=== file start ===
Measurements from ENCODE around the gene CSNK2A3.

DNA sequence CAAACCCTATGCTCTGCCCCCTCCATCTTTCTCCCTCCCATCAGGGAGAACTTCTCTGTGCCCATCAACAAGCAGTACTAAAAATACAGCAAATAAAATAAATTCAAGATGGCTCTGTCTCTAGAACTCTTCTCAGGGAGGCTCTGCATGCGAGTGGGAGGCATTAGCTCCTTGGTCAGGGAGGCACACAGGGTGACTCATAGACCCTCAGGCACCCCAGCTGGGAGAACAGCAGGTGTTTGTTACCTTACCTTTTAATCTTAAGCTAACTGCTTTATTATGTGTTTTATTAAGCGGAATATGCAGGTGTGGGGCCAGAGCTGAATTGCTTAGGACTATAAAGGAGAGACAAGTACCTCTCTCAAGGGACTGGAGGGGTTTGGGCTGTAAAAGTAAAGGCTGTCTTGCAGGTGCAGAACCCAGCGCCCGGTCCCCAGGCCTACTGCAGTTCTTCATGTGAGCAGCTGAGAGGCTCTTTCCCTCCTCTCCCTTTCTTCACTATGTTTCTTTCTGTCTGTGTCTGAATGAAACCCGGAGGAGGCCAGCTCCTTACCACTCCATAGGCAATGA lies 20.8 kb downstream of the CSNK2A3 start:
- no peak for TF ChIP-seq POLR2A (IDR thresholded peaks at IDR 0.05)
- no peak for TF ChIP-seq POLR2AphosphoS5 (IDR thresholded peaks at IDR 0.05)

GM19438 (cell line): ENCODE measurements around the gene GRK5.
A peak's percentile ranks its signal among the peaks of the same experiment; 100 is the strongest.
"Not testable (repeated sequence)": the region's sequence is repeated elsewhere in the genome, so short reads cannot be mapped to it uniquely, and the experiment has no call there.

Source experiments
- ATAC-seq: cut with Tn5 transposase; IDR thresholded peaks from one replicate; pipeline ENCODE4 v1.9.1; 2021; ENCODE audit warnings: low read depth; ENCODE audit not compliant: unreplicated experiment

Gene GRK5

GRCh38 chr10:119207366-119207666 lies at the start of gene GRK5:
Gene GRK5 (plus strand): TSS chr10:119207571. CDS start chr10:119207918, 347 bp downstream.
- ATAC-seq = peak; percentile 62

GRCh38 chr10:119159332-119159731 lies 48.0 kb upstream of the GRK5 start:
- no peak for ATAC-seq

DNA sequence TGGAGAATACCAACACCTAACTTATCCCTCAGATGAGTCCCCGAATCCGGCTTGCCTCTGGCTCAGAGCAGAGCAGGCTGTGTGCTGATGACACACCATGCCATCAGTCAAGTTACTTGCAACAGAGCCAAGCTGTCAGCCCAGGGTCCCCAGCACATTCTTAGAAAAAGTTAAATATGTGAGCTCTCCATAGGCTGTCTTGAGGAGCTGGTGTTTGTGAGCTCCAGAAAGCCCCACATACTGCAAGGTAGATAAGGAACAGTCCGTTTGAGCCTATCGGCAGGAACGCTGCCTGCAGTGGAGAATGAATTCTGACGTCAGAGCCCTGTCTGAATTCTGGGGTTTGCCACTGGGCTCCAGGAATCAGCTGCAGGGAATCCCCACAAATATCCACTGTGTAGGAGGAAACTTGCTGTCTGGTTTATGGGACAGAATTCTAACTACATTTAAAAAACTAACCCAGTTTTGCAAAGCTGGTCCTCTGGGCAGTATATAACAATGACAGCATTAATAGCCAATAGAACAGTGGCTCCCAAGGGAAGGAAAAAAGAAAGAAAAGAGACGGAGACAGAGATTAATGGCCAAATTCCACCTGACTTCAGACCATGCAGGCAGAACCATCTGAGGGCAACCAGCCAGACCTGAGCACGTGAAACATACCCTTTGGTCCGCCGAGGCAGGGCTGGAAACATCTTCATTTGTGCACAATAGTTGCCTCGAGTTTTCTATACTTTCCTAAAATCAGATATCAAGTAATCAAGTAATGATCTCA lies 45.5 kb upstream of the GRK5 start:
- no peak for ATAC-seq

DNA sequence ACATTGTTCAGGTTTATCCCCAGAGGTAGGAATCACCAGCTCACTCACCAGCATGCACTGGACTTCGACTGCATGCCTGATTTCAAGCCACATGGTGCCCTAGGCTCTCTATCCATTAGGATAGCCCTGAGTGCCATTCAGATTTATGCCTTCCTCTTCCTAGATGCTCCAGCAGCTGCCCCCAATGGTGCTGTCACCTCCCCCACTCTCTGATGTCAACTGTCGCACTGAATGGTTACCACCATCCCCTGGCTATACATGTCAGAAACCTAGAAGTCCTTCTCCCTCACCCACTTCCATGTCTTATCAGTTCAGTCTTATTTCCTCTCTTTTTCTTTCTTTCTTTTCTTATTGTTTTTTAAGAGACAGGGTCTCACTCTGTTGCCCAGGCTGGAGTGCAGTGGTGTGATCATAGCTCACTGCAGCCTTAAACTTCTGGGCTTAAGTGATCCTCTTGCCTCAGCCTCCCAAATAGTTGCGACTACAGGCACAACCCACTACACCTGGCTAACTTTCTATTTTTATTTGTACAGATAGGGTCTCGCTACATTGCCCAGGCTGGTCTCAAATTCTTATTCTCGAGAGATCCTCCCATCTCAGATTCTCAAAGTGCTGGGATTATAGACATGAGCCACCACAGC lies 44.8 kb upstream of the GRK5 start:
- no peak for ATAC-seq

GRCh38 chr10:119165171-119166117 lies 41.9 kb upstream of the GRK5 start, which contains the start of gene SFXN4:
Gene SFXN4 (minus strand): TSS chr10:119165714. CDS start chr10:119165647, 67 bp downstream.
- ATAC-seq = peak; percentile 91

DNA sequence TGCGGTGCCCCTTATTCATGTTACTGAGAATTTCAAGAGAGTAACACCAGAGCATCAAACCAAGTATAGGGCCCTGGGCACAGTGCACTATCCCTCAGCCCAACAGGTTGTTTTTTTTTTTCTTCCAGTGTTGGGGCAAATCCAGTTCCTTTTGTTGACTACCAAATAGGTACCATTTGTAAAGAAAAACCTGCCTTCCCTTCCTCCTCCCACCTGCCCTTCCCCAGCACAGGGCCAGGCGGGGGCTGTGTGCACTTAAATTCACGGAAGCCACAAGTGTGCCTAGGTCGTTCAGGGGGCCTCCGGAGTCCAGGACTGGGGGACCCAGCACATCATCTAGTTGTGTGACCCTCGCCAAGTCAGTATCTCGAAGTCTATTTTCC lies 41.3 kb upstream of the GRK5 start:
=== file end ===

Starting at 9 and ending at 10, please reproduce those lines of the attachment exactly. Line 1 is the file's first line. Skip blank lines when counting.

- ATAC-seq: cut with Tn5 transposase; IDR thresholded peaks from one replicate; pipeline ENCODE4 v1.9.1; 2021; ENCODE audit warnings: low read depth; ENCODE audit not compliant: unreplicated experiment

Gene GRK5